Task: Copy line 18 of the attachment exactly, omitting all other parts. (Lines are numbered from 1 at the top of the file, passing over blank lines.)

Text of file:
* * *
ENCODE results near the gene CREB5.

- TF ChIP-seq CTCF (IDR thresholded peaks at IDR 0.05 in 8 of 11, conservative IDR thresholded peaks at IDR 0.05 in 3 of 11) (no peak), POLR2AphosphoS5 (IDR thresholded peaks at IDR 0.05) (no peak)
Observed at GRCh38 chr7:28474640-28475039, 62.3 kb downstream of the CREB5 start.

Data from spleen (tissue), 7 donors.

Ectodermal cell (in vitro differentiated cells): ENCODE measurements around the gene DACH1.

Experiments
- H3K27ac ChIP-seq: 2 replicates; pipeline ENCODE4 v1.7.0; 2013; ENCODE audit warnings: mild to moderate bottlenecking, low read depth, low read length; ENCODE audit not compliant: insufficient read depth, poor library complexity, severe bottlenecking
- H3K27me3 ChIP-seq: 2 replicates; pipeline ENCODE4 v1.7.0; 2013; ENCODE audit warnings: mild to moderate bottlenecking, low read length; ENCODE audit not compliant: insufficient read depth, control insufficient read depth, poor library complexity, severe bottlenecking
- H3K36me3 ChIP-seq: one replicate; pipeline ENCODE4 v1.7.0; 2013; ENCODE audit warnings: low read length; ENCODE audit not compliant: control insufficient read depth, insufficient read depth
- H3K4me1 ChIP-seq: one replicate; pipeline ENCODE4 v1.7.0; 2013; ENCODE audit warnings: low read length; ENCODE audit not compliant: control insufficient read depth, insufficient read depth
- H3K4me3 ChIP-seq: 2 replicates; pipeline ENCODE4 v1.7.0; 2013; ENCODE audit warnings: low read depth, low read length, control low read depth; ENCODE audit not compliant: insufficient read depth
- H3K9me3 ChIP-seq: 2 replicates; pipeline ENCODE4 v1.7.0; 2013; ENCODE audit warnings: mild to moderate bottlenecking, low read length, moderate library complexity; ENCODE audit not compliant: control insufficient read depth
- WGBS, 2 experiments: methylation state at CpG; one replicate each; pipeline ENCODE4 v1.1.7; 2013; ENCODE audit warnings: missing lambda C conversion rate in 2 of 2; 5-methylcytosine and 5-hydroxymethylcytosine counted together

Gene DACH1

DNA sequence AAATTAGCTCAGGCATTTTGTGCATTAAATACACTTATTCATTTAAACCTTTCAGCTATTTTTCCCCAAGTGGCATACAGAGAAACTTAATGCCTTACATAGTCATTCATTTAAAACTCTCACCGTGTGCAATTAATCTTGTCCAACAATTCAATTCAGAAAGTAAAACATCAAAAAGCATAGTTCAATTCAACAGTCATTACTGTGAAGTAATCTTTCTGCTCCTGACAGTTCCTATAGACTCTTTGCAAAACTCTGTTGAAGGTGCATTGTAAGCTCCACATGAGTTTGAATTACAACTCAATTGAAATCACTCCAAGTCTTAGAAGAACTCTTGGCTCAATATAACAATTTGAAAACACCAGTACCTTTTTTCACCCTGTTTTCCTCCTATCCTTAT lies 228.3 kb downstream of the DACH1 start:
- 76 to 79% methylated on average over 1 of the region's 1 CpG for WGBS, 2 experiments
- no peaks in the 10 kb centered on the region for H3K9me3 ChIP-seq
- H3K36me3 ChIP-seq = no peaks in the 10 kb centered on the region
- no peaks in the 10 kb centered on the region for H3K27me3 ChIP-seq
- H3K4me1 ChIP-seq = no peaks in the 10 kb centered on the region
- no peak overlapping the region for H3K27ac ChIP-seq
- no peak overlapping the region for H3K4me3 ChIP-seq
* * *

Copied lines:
- H3K36me3 ChIP-seq = no peaks in the 10 kb centered on the region